Protecting Goats from Predators
Welfare and Protection from Predators
One of the most overlooked aspects of goat keeping is protection from predators. Most people think of goats as being fairly large animals that can fend for themselves, but adults will often fall prey to larger predators and predators that hunt in packs such as wild dogs and coyotes. Kids are suspectible to those same predators, plus many more, even including large birds of prey. it is important to make sure all goats are safely sheltered indoors from dawn to dusk and have good fencing during the day, preferrably with trees to help shelter them from overhead predators.
Never tether goats. A tethered goat is bait for any predator that lives in the area. Instead of tethering your goats, build them a proper fence, or if you need to move them around, use cattle panel sections or electric wire to create a barrier that you can move from place to place during the day. And supervise them or get them a guardian for protection.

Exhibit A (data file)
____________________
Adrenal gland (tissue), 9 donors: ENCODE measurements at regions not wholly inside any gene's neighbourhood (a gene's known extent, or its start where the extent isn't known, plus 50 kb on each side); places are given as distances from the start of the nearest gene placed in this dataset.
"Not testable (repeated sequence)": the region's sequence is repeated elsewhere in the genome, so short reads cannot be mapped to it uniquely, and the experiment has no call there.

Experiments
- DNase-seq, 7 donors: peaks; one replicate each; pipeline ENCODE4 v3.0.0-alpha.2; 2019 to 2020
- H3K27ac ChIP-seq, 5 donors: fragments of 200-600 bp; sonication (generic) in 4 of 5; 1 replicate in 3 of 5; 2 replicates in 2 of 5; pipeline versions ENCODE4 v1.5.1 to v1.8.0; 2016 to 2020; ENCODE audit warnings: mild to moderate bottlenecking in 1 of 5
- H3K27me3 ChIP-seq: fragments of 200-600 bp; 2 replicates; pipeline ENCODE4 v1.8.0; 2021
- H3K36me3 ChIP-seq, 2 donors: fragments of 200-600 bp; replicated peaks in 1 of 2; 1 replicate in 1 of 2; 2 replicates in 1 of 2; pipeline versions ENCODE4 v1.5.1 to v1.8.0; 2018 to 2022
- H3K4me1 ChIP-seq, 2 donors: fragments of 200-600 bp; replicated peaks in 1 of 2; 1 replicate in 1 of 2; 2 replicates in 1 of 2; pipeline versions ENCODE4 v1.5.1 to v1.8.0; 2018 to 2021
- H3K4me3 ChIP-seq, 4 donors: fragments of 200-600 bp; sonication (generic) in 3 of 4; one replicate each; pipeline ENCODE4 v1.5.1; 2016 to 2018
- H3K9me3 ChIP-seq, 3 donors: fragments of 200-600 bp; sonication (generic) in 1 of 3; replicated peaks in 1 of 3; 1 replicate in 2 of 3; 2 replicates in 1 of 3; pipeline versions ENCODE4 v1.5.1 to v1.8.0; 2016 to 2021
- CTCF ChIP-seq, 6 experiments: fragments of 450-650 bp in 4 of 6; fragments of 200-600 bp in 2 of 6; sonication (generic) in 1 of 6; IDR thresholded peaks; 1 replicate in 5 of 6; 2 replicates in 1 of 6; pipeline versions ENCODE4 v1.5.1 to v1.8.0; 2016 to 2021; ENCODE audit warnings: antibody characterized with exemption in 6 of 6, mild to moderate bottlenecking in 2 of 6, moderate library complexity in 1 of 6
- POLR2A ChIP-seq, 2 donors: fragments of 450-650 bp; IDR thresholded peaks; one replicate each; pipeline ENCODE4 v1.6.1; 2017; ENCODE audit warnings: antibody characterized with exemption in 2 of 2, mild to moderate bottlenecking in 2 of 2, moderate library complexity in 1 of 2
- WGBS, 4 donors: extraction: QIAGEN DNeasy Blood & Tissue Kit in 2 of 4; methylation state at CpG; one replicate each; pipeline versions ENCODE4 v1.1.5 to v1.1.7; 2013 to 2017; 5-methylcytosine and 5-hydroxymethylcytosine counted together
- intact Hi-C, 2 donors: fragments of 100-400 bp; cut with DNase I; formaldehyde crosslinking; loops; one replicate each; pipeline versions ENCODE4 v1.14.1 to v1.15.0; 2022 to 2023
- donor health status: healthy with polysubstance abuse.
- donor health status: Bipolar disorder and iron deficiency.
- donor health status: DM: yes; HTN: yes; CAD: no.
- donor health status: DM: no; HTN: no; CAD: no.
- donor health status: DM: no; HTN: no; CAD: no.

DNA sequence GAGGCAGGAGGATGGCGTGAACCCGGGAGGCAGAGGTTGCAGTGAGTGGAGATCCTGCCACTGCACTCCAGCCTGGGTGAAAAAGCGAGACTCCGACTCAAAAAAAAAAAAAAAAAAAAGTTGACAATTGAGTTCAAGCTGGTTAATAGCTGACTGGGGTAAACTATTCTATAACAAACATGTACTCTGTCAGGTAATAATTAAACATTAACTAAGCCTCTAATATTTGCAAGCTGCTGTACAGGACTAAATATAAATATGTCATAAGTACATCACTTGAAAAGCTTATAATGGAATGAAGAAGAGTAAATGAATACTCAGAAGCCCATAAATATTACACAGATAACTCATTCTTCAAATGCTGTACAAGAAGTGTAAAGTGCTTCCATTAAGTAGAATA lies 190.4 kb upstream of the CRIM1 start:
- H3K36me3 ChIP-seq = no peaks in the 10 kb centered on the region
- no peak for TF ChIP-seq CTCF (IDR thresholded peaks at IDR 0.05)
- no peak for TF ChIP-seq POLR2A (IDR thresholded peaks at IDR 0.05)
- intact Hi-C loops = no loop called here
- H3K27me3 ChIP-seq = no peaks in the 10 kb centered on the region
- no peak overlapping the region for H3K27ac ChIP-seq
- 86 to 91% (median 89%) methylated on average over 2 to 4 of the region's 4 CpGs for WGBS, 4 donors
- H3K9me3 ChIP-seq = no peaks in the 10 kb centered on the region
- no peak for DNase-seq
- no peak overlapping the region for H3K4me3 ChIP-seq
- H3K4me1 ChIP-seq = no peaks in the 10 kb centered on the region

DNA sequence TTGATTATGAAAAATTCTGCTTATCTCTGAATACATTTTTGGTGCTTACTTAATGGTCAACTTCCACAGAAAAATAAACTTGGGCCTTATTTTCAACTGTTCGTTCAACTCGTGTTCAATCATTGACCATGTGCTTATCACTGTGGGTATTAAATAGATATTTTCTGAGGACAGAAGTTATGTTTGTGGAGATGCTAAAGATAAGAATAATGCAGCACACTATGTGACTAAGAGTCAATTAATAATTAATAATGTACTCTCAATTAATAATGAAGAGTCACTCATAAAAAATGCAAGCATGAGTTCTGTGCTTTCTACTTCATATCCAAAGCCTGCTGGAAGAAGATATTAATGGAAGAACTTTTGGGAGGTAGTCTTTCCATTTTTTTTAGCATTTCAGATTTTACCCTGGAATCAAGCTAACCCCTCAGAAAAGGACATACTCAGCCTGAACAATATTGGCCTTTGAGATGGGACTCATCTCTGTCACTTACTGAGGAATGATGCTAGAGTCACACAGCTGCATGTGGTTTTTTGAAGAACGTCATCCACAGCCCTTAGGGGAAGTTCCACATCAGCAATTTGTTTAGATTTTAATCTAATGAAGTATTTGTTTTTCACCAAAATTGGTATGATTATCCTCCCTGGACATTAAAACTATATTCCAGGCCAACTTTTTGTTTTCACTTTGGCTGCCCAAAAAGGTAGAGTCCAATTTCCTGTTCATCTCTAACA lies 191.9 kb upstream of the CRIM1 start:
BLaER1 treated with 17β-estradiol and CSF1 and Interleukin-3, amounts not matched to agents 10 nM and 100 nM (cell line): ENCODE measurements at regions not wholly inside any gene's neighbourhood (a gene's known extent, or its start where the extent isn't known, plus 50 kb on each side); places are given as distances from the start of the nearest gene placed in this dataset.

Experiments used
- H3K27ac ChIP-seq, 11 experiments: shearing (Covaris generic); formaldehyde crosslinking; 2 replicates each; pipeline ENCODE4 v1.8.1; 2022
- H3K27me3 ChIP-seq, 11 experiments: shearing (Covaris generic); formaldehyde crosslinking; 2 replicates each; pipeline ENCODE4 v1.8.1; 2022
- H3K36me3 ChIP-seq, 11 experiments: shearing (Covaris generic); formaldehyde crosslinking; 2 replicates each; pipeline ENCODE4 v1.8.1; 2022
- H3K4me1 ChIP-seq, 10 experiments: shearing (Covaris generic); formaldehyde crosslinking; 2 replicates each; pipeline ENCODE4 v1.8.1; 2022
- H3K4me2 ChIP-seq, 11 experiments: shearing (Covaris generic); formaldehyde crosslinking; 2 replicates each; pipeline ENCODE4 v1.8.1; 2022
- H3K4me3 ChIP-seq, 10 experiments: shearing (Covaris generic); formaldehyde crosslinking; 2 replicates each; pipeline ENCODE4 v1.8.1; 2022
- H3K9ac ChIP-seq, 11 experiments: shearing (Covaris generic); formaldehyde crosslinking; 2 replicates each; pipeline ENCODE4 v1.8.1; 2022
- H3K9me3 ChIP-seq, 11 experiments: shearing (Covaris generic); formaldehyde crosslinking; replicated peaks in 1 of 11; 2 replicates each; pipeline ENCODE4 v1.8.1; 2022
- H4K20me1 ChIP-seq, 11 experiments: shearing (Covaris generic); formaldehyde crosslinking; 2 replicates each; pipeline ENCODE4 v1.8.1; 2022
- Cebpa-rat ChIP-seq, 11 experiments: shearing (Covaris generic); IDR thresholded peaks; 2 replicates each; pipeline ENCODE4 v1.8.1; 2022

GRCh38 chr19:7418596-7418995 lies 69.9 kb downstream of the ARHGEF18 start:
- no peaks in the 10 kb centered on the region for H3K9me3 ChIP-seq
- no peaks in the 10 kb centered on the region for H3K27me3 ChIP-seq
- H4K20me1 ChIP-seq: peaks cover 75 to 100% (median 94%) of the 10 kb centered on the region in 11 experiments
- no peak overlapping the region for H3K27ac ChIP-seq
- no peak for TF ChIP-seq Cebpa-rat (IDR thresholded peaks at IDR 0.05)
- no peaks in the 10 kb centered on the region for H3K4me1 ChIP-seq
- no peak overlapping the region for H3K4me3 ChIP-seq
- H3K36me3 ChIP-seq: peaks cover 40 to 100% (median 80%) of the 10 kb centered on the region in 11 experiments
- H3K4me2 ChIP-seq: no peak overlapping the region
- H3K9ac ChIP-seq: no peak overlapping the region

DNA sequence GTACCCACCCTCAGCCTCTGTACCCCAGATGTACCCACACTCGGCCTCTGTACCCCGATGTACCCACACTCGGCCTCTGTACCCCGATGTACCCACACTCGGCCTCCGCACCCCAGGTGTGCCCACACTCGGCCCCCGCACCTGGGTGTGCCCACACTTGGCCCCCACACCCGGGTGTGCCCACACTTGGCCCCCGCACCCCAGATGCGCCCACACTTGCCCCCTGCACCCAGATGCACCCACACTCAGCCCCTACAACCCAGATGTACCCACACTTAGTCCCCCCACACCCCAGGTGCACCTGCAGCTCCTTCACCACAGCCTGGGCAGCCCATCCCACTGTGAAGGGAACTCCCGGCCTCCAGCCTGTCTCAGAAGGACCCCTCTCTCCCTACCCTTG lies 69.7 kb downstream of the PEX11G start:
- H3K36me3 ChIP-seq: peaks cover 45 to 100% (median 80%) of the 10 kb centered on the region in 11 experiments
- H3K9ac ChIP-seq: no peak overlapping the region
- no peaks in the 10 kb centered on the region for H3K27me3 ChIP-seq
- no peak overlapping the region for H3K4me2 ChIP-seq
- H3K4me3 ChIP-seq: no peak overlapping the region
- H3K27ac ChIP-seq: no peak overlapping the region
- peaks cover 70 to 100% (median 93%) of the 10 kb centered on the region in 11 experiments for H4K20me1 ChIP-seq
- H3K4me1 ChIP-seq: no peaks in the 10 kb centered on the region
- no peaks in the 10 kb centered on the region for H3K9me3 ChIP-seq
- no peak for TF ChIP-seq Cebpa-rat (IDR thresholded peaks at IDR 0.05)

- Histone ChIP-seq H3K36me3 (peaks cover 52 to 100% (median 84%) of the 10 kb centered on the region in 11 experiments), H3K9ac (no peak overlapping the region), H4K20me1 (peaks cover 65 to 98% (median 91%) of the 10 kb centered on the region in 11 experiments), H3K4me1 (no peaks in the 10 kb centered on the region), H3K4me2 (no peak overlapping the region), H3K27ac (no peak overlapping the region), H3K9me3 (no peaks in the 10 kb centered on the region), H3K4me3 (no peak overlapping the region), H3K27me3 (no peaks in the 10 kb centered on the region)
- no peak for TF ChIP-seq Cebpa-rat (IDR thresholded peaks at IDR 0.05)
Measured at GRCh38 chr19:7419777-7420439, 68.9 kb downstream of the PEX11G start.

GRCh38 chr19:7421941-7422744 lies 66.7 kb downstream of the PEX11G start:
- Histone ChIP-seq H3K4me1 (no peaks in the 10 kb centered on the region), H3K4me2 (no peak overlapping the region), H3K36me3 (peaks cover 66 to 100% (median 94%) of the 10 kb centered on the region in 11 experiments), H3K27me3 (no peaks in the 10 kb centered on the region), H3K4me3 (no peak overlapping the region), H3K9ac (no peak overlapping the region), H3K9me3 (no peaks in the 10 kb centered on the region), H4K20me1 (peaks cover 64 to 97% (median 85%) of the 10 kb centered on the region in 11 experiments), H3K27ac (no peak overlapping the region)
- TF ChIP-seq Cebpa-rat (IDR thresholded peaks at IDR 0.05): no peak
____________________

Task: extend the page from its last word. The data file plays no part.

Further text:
Appropriate shelter and fencing is a key element to successful goat keeping.
Dogs, donkeys (preferably jennies because male donkeys are too aggressive with the animals they are supposed to protect), and llamas and alpacas can all serve as full-time guard animals, but the effectiveness of any of them will also depend on the bonding, training, instincts, and temperament of individual animals. All guard animals require an investment of time and money, and there is no guarantee that they will be successful.
Dog breeds specifically developed for flock protection (for example Great Pyrenees) should be used. Sometimes a single guard animal will not be enough to protect the livestock. Several guard dogs may be necessary to patrol larger areas or to better protect against packs of predators. A llama and guard dog combination can be trained to work cooperatively, but donkeys or llamas will not properly bond to livestock if more than one of their own species is present with the livestock. Rotational grazing can sometimes help, because the livestock are confined to a smaller area, allowing guard animals to be more effective.
Some of the more common goat predators to guard against: